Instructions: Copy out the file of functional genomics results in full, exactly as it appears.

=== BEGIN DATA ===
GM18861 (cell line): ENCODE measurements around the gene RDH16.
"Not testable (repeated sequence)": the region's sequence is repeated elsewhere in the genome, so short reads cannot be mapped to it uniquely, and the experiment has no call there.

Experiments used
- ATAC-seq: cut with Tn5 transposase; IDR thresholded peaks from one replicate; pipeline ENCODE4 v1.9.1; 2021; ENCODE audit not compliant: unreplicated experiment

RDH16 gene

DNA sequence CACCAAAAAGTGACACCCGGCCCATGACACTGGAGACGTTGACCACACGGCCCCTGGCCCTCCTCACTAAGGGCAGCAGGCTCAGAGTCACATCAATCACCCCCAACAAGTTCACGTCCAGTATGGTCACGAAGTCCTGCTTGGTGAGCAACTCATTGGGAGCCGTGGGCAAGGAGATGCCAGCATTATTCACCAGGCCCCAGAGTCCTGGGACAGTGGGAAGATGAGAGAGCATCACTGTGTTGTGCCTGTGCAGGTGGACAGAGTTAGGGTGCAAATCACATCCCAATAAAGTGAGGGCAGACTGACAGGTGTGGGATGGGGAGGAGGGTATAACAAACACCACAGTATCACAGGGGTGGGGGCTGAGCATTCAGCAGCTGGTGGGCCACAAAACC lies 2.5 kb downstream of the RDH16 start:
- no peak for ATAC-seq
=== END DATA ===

GM18861 (cell line): ENCODE measurements around the gene RDH16.
"Not testable (repeated sequence)": the region's sequence is repeated elsewhere in the genome, so short reads cannot be mapped to it uniquely, and the experiment has no call there.

Experiments used
- ATAC-seq: cut with Tn5 transposase; IDR thresholded peaks from one replicate; pipeline ENCODE4 v1.9.1; 2021; ENCODE audit not compliant: unreplicated experiment

RDH16 gene

DNA sequence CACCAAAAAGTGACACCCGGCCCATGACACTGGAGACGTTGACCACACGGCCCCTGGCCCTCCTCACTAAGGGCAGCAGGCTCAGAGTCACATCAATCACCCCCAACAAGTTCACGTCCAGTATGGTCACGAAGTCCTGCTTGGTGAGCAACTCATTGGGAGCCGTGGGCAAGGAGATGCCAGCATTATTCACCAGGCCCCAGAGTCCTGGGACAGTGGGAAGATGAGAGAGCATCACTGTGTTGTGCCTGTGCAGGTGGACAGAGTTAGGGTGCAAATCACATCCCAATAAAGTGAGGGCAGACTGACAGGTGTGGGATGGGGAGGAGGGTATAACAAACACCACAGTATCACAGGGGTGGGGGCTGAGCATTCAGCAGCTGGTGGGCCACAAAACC lies 2.5 kb downstream of the RDH16 start:
- no peak for ATAC-seq